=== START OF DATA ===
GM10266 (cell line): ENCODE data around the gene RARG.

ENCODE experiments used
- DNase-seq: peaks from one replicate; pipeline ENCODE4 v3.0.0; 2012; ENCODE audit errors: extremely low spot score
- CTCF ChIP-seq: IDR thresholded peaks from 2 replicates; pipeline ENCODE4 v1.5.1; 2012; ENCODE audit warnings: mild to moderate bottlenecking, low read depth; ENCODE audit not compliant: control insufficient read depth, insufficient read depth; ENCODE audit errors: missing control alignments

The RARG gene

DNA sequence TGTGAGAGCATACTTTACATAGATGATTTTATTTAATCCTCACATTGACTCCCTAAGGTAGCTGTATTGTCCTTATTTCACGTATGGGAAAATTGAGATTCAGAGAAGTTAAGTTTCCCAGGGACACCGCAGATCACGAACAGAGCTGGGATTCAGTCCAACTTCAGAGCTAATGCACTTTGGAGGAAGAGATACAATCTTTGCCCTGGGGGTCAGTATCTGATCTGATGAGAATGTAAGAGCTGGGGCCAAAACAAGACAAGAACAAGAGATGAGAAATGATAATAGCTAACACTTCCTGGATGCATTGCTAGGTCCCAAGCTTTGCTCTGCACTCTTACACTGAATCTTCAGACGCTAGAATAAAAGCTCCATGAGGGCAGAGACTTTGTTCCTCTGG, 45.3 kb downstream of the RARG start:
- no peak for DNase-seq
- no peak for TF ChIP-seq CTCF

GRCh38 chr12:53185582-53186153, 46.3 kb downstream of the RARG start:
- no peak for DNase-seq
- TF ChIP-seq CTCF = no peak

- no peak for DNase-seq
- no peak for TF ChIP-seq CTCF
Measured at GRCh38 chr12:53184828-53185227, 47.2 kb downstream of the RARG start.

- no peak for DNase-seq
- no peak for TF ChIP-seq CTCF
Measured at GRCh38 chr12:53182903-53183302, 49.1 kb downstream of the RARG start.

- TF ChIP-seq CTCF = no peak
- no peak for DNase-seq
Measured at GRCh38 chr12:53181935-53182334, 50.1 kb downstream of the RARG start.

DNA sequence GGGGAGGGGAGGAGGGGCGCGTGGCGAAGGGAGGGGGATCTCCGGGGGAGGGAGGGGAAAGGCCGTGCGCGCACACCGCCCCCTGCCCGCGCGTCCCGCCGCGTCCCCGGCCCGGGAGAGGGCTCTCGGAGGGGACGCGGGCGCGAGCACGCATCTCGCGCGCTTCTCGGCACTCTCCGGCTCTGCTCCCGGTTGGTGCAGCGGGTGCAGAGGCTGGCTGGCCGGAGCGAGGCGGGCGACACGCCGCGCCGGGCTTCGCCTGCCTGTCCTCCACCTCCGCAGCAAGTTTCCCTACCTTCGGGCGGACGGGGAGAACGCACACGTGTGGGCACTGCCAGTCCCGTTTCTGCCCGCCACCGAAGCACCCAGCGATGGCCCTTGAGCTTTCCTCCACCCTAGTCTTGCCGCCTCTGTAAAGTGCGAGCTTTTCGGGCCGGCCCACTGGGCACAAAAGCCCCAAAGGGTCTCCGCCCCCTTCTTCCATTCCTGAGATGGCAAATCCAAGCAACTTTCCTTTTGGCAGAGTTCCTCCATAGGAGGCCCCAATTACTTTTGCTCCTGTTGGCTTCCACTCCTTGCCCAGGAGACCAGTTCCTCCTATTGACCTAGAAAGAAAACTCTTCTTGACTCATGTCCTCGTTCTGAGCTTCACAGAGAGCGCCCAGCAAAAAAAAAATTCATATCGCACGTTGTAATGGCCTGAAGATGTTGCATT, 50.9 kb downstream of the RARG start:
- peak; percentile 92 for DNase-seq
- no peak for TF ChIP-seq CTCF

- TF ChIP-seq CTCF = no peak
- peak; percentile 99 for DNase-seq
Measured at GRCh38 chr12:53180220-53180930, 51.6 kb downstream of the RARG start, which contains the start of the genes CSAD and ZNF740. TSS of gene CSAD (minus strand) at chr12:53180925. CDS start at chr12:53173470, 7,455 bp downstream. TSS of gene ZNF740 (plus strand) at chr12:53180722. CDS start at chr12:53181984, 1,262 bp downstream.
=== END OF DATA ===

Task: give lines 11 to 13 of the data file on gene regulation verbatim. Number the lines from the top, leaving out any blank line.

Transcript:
- TF ChIP-seq CTCF = no peak

- no peak for DNase-seq
- no peak for TF ChIP-seq CTCF